- Including all guest users
- Including all users except for users in the “Sales” security group
- Excluding all users except for users who hold the “Azure DevOps administrator” role
Most admins will be tempted to use these controls in combination to make fine-grained policies. While you certainly can do this, it’s always a better idea to start simply. In our case, we want to require MFA for ‘real’ users—which just means “users who are actually humans and not service accounts, etc”.
This is a little harder than it sounds, because Azure AD doesn’t have a way to separate real-human accounts from service accounts; you’ll need to put them in their own groups. In my small tenant, I only have two service accounts, so I just picked them separately on the “exclude” tab. The “include” tab, not shown, has the “all company” group I created. The result is something like this:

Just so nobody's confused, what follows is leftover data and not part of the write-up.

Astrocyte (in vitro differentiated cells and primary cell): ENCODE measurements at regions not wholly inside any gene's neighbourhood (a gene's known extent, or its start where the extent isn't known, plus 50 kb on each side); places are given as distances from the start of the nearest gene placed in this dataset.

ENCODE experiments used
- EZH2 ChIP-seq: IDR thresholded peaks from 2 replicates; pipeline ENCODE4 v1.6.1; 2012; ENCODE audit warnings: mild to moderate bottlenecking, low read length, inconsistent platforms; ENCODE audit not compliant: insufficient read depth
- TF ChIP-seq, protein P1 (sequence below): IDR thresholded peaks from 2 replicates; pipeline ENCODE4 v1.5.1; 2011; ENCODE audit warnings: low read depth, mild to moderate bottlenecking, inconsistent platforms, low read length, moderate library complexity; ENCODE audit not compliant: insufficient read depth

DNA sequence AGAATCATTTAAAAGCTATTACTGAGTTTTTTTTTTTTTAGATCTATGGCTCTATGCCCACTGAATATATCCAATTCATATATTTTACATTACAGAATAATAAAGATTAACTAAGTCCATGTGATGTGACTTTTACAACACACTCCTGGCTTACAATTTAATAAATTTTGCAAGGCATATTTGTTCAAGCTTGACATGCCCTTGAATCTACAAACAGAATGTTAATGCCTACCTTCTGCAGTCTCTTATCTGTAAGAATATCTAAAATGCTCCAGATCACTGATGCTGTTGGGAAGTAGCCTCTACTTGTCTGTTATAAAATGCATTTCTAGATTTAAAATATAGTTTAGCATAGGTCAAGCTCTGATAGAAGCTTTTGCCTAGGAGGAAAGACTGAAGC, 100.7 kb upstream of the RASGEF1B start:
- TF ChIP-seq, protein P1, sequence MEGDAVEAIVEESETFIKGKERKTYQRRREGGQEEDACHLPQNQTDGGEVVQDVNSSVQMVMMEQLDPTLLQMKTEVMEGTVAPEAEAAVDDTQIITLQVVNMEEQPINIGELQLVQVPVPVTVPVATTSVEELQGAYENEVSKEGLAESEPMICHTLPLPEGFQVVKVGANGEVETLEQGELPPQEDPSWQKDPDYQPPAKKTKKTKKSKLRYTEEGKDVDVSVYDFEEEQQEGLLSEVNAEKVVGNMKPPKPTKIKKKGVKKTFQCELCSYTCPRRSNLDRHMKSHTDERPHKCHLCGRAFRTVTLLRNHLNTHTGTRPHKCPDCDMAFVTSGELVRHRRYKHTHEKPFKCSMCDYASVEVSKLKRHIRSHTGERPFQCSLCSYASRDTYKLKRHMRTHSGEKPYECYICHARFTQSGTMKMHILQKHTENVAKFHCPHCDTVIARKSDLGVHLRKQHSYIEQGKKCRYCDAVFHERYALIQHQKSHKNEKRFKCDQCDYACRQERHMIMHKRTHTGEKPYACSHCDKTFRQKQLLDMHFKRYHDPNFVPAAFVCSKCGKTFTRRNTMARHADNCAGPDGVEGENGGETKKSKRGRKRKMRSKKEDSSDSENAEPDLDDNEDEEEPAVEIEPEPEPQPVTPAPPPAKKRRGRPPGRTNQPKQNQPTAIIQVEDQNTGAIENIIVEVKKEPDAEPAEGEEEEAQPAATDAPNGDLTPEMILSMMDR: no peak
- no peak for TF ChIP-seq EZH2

What apps does it apply to?
You may decide that certain apps are more sensitive or important than others; conversely, you may find that users complain more about being required to occasionally authenticate with MFA in some workloads.
The Cloud apps or actions lets you fill in the “when using” clause of your template. As with user selection, you can include and exclude all apps or choose them individually. If you choose to include or exclude specific apps, you’ll find that the app list includes every app that’s registered in your Azure AD tenant, so you can apply CA policies to third-party apps and your own line-of-business apps, not just Microsoft 365 apps. For our sample policy, we’ll choose to include “All cloud apps.”
Setting conditions: “only when…”
Now we get to the fun part. Right now, there are six categories of conditions you can use, some of which require additional Azure AD licenses: user risk, sign-in risk, device platform (Android, iOS, Windows Phone, Windows, and macOS), locations, client apps, or device filters. If we want to apply the broadest possible requirement for MFA, the simple way to do this is to set a Client apps condition by selecting the Configure control and then enabling Browser and Mobile apps and desktop clients.